Man found not criminally responsible in stabbing death of Peterborough woman could soon be released
Stacey Fox says she has had nightmares since her best friend Cindy Torbar was stabbed 127 times in 2016 in Peterborough.
Now she and husband said they fear John Lai, the man found not criminally responsible for Torbar’s death, could be allowed to live in the community after the mental health facility where he’s being treated moved up the date for his annual Ontario Review Board (ORB) hearing to this Wednesday from May.
“I don’t really think there’s anything that I could say that’s going to change the opinion of what the ORB is going to do. They haven’t really listened to us in the past. I really think what they’ve done to my family is cruel. Leaving him down here,” Fox explained to Global News.
She lives just two-and-a-half blocks from Ontario Shores, the mental health facility where John Lai has been living since being found not criminally responsible in May 2017.
According to an agreed statement of facts, Lai stabbed Torbar, who was his landlord, on March 16, 2016. He yelled “I am Jesus Christ” and “I must kill the demons” before attacking Torbar with a ten-inch butcher knife. Police arrived and fired two shots in an effort to disarm Lai. He was cuffed and restrained and continued to talk about demons.
The crown and defence, in a joint submission, agreed that Lai was suffering from intense schizophrenia at the time of the offence and was detained on the secure forensic service unit at Ontario Shores.
The disposition from his ORB hearing in May 2018 found that Lai, while still a significant threat, responded well to medication, had good insight and had not exhibited any aggressive or violent beliefs or behaviours.
Officials called him a “most cooperative and pleasant patient” who has maintained a stable progression towards recovery and committed to abstinence. Lai is also said to have had successful outings with his mother, who is an approved person.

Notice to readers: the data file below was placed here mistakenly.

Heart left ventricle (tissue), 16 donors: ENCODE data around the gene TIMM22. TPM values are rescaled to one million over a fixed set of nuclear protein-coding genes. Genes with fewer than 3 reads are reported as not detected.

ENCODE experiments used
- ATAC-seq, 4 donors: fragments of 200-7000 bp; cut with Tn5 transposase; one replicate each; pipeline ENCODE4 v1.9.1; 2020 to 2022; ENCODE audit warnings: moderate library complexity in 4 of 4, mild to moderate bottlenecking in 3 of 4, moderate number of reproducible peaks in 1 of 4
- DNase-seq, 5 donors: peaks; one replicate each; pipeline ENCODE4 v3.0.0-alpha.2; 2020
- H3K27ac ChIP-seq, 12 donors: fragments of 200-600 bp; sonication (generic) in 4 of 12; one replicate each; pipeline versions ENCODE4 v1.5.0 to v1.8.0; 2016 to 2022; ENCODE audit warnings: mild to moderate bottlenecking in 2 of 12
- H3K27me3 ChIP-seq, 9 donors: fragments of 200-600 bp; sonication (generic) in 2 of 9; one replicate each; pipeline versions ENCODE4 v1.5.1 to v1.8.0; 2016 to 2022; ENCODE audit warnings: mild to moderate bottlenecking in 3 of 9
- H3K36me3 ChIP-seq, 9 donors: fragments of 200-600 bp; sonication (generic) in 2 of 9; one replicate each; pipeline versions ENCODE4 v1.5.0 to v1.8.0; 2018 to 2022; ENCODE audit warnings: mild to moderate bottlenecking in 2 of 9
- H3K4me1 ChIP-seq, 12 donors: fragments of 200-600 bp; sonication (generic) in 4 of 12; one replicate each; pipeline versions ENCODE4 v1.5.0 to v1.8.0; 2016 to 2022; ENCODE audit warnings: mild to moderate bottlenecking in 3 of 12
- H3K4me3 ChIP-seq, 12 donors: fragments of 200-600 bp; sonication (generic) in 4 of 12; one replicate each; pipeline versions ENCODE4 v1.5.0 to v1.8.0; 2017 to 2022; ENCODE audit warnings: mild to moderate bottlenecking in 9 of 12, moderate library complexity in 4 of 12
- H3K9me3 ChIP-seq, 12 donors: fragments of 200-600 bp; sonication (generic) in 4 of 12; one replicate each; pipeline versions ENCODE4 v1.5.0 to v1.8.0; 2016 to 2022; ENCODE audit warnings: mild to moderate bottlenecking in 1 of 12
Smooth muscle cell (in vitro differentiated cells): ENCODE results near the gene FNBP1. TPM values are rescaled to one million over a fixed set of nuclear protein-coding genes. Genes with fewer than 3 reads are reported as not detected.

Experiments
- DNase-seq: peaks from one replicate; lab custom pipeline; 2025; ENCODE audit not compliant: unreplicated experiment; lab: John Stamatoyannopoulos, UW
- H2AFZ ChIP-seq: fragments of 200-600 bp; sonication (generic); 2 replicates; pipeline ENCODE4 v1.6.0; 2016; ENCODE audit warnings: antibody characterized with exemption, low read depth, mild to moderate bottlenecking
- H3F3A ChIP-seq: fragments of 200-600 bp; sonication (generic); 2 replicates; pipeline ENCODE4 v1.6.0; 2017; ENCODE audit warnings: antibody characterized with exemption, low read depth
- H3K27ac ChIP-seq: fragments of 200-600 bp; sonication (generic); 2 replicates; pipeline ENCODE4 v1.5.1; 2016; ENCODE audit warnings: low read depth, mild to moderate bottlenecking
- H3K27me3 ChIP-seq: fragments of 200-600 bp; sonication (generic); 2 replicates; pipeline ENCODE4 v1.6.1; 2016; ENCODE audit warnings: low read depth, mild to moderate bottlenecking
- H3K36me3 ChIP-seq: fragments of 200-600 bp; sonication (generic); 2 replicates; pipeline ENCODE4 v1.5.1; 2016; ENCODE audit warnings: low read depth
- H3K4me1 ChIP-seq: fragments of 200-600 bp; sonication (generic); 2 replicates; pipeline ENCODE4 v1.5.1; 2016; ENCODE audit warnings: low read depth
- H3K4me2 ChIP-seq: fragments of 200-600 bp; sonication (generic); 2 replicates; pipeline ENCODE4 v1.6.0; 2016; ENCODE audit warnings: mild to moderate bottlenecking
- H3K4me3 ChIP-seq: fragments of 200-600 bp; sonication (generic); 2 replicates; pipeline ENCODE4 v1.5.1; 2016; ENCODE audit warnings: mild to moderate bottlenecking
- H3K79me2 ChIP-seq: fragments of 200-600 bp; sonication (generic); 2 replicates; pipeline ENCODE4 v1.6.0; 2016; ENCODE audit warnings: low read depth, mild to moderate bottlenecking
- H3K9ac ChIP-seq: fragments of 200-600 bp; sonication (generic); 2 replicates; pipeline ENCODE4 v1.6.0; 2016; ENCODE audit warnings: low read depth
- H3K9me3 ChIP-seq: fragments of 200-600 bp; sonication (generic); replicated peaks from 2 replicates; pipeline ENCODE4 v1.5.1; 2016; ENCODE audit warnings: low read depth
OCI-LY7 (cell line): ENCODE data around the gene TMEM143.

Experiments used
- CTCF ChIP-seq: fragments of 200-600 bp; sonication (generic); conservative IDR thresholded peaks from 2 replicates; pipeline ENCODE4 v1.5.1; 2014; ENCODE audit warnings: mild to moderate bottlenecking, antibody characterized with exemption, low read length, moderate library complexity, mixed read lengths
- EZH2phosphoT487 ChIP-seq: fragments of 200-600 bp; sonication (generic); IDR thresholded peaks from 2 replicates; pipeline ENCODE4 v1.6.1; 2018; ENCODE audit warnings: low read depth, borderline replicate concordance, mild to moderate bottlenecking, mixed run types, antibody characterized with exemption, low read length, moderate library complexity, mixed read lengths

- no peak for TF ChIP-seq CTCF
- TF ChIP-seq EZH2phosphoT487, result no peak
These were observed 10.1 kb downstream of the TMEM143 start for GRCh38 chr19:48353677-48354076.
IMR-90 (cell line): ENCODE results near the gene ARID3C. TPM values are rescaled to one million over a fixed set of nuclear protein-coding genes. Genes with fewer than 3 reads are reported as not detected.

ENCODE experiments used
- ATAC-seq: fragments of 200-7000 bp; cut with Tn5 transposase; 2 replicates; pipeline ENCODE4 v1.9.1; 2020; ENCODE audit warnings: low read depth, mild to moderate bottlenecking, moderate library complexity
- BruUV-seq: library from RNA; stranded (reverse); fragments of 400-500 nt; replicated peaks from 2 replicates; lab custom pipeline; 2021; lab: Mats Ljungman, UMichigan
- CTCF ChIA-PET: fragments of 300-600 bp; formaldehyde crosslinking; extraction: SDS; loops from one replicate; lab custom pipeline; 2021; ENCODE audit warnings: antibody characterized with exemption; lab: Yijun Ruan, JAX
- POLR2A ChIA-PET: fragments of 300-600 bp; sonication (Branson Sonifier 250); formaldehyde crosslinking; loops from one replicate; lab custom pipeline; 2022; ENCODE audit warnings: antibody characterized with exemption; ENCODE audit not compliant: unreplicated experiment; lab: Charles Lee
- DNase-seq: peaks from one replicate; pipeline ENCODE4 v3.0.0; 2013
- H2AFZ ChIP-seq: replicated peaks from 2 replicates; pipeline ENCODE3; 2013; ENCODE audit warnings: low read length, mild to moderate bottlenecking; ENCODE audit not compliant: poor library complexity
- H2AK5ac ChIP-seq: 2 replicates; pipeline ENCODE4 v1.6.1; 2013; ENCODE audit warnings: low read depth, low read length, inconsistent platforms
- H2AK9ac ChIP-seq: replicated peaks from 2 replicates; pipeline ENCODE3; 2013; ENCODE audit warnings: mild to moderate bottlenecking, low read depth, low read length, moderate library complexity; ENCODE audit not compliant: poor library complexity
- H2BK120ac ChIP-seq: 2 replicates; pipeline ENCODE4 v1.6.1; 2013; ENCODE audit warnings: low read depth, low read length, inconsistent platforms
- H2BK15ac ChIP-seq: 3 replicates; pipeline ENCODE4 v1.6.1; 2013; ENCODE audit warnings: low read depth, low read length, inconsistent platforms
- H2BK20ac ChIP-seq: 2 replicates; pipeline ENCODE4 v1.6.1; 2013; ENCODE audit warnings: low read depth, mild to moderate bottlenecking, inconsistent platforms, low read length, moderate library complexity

While he experienced delusions in December 2017 and a nightmare in March 2018 that echoed his delusions, he was transferred to the general unit and given more privileges including indirectly supervised community passes.
The disposition also granted an order that Lai be transferred to the Centre for Addiction and Mental Health (CAMH) in Toronto, but reminded Lai that CAMH has a wait list and cautioned that a transfer could take some time. That transfer has yet to happen.
“What we’ve asked from day one was that John be transferred to CAMH. The judge had requested he be placed in CAMH because they were aware of our proximity to this hospital,” said Fox’s frustrated husband Don.
“The crown attorney requested CAMH. John’s family requested he be placed at CAMH. We were told he wouldn’t be here. He’s been here for almost two years.”
Fox and her husband said they worry that the ORB could allow Lai to live in supportive housing or discharged within the community. The couple have let neighbours know about the upcoming hearing through a community Facebook group and hope neighbours show up.
“I think the system now fast tracks NCRs. In our view, NCR should just be an acronym for no criminal record,” Stacey said, explaining her anger about Lai’s potential release.
She said she never imagined he could be up for release after less than three years.
“He’s sick for him to do what he did for her. I would have thought ten years to get help,” Stacey said.
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